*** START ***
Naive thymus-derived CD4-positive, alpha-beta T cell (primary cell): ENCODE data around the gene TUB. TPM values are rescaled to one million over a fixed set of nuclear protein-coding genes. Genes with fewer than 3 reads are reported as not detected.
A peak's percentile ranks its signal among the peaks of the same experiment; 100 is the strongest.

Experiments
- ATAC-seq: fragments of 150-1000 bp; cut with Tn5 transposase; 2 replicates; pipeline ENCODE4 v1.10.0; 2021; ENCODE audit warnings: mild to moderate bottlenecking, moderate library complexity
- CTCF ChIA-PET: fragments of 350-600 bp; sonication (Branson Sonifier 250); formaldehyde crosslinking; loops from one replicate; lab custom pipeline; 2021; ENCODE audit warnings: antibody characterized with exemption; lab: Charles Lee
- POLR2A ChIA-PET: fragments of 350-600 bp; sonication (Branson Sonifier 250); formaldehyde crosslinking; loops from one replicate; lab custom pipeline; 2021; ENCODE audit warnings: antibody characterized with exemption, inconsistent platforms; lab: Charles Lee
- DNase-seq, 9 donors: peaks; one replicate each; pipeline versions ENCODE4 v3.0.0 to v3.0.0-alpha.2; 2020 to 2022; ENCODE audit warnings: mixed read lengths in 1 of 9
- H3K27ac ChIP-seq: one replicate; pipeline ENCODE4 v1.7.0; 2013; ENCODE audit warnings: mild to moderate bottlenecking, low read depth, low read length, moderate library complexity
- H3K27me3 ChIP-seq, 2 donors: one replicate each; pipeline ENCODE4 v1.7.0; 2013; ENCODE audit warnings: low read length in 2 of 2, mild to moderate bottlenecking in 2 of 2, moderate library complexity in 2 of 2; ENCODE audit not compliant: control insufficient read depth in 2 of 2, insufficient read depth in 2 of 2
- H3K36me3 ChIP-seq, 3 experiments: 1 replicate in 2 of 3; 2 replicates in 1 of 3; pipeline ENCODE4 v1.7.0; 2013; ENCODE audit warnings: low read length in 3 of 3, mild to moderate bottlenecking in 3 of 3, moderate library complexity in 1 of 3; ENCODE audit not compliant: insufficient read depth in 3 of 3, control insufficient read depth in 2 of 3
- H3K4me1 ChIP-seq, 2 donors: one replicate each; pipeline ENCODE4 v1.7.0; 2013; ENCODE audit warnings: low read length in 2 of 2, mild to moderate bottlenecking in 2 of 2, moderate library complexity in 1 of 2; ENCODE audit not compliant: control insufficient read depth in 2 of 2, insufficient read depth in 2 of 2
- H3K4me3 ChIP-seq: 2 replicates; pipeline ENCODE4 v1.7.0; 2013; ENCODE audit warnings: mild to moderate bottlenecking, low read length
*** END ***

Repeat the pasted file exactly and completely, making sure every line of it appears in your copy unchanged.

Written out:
Naive thymus-derived CD4-positive, alpha-beta T cell (primary cell): ENCODE data around the gene TUB. TPM values are rescaled to one million over a fixed set of nuclear protein-coding genes. Genes with fewer than 3 reads are reported as not detected.
A peak's percentile ranks its signal among the peaks of the same experiment; 100 is the strongest.

Experiments
- ATAC-seq: fragments of 150-1000 bp; cut with Tn5 transposase; 2 replicates; pipeline ENCODE4 v1.10.0; 2021; ENCODE audit warnings: mild to moderate bottlenecking, moderate library complexity
- CTCF ChIA-PET: fragments of 350-600 bp; sonication (Branson Sonifier 250); formaldehyde crosslinking; loops from one replicate; lab custom pipeline; 2021; ENCODE audit warnings: antibody characterized with exemption; lab: Charles Lee
- POLR2A ChIA-PET: fragments of 350-600 bp; sonication (Branson Sonifier 250); formaldehyde crosslinking; loops from one replicate; lab custom pipeline; 2021; ENCODE audit warnings: antibody characterized with exemption, inconsistent platforms; lab: Charles Lee
- DNase-seq, 9 donors: peaks; one replicate each; pipeline versions ENCODE4 v3.0.0 to v3.0.0-alpha.2; 2020 to 2022; ENCODE audit warnings: mixed read lengths in 1 of 9
- H3K27ac ChIP-seq: one replicate; pipeline ENCODE4 v1.7.0; 2013; ENCODE audit warnings: mild to moderate bottlenecking, low read depth, low read length, moderate library complexity
- H3K27me3 ChIP-seq, 2 donors: one replicate each; pipeline ENCODE4 v1.7.0; 2013; ENCODE audit warnings: low read length in 2 of 2, mild to moderate bottlenecking in 2 of 2, moderate library complexity in 2 of 2; ENCODE audit not compliant: control insufficient read depth in 2 of 2, insufficient read depth in 2 of 2
- H3K36me3 ChIP-seq, 3 experiments: 1 replicate in 2 of 3; 2 replicates in 1 of 3; pipeline ENCODE4 v1.7.0; 2013; ENCODE audit warnings: low read length in 3 of 3, mild to moderate bottlenecking in 3 of 3, moderate library complexity in 1 of 3; ENCODE audit not compliant: insufficient read depth in 3 of 3, control insufficient read depth in 2 of 3
- H3K4me1 ChIP-seq, 2 donors: one replicate each; pipeline ENCODE4 v1.7.0; 2013; ENCODE audit warnings: low read length in 2 of 2, mild to moderate bottlenecking in 2 of 2, moderate library complexity in 1 of 2; ENCODE audit not compliant: control insufficient read depth in 2 of 2, insufficient read depth in 2 of 2
- H3K4me3 ChIP-seq: 2 replicates; pipeline ENCODE4 v1.7.0; 2013; ENCODE audit warnings: mild to moderate bottlenecking, low read length